scan and scrolledit

The scan search type and the scroll API are used together to retrieve large numbers of documents from Elasticsearch efficiently, without paying the penalty of deep pagination.


A scrolled search allows us to do an initial search and to keep pulling batches of results from Elasticsearch until there are no more results left. It’s a bit like a cursor in a traditional database.

A scrolled search takes a snapshot in time. It doesn’t see any changes that are made to the index after the initial search request has been made. It does this by keeping the old data files around, so that it can preserve its “view” on what the index looked like at the time it started.

The costly part of deep pagination is the global sorting of results, but if we disable sorting, then we can return all documents quite cheaply. To do this, we use the scan search type. Scan instructs Elasticsearch to do no sorting, but to just return the next batch of results from every shard that still has results to return.

To use scan-and-scroll, we execute a search request setting search_type to scan, and passing a scroll parameter telling Elasticsearch how long it should keep the scroll open:

GET /old_index/_search?search_type=scan&scroll=1m 
    "query": { "match_all": {}},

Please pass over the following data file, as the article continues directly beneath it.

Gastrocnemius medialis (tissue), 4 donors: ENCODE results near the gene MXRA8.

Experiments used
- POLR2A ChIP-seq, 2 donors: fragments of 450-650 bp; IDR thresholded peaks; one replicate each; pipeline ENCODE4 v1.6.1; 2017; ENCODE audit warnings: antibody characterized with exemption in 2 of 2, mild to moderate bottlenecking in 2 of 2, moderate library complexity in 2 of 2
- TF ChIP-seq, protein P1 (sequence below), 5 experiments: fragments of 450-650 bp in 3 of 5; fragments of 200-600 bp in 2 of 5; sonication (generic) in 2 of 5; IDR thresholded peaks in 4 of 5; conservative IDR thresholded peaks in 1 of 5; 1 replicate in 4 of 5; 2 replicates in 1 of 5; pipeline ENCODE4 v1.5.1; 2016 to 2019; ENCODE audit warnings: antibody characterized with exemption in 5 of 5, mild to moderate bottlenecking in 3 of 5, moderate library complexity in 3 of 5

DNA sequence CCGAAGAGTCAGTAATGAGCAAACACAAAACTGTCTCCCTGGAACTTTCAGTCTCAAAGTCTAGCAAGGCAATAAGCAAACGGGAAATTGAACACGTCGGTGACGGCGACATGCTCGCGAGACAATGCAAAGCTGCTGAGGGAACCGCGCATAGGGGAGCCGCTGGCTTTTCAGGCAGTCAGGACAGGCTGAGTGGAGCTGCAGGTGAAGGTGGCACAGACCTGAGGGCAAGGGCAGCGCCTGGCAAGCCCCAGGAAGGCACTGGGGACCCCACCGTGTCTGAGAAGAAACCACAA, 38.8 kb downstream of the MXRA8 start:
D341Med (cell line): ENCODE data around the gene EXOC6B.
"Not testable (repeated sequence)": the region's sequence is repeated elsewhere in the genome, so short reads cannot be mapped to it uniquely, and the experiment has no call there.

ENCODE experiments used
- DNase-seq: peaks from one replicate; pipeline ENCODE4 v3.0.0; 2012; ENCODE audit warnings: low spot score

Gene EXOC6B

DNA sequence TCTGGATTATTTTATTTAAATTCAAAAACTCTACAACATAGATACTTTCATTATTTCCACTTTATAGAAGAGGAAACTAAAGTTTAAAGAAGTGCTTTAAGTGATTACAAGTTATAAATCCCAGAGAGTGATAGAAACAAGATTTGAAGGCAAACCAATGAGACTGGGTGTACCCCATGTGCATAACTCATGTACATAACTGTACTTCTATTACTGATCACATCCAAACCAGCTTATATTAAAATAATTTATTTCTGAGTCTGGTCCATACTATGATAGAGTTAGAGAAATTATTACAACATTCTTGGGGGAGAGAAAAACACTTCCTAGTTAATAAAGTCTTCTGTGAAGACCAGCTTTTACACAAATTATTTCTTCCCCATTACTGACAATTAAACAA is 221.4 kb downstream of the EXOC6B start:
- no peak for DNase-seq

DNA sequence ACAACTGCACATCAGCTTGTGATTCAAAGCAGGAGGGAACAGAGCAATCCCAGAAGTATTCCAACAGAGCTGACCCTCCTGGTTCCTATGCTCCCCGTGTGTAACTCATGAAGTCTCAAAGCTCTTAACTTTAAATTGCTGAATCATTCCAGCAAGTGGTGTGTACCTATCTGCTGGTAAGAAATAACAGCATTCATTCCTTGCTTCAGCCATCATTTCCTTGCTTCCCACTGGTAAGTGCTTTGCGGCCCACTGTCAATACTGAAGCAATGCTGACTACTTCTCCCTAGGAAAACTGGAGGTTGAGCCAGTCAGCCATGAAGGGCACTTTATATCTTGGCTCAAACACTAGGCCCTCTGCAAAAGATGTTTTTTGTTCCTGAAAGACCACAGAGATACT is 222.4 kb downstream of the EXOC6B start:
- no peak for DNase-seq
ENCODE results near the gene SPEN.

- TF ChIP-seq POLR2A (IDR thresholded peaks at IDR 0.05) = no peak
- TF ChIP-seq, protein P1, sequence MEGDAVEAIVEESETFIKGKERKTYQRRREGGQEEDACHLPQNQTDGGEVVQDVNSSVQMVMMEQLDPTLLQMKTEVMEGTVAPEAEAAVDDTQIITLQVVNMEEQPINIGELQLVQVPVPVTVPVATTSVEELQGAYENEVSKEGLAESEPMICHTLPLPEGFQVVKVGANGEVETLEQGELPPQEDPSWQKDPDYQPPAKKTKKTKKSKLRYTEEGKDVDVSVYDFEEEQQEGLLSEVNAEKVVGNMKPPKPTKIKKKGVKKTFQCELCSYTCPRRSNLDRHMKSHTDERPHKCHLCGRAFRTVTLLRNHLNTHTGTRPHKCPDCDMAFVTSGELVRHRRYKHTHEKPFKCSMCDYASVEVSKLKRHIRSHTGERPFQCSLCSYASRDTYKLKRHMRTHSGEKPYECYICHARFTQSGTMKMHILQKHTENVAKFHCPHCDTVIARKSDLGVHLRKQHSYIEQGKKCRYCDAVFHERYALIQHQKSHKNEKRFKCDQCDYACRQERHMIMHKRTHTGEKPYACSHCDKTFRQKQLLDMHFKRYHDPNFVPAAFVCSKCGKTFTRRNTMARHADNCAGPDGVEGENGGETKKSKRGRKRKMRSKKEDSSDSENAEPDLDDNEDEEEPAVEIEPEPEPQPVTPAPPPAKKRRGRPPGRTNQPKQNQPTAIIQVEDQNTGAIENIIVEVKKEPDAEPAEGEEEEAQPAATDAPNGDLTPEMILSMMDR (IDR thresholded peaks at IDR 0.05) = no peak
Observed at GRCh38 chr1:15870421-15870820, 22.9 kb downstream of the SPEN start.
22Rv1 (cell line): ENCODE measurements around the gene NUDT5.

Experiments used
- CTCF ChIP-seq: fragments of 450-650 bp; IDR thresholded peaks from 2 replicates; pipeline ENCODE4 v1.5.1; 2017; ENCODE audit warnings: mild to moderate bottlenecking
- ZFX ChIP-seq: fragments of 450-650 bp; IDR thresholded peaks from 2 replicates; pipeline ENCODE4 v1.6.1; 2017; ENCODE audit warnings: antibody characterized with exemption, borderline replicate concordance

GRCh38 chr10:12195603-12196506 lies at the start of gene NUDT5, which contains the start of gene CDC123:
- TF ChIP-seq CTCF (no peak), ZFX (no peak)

"size":  1000

Keep the scroll open for 1 minute.

The response to this request doesn’t include any hits, but does include a _scroll_id, which is a long Base-64 encoded string. Now we can pass the _scroll_id to the _search/scroll endpoint to retrieve the first batch of results:

GET /_search/scroll?scroll=1m 

Keep the scroll open for another minute.

The _scroll_id can be passed in the body, in the URL, or as a query parameter.

Note that we again specify ?scroll=1m. The scroll expiry time is refreshed every time we run a scroll request, so it needs to give us only enough time to process the current batch of results, not all of the documents that match the query.

The response to this scroll request includes the first batch of results. Although we specified a size of 1,000, we get back many more documents. When scanning, the size is applied to each shard, so you will get back a maximum of size * number_of_primary_shards documents in each batch.

The scroll request also returns a new _scroll_id. Every time we make the next scroll request, we must pass the _scroll_id returned by the previous scroll request.

When no more hits are returned, we have processed all matching documents.

Some of the official Elasticsearch clients provide scan-and-scroll helpers that provide an easy wrapper around this functionality.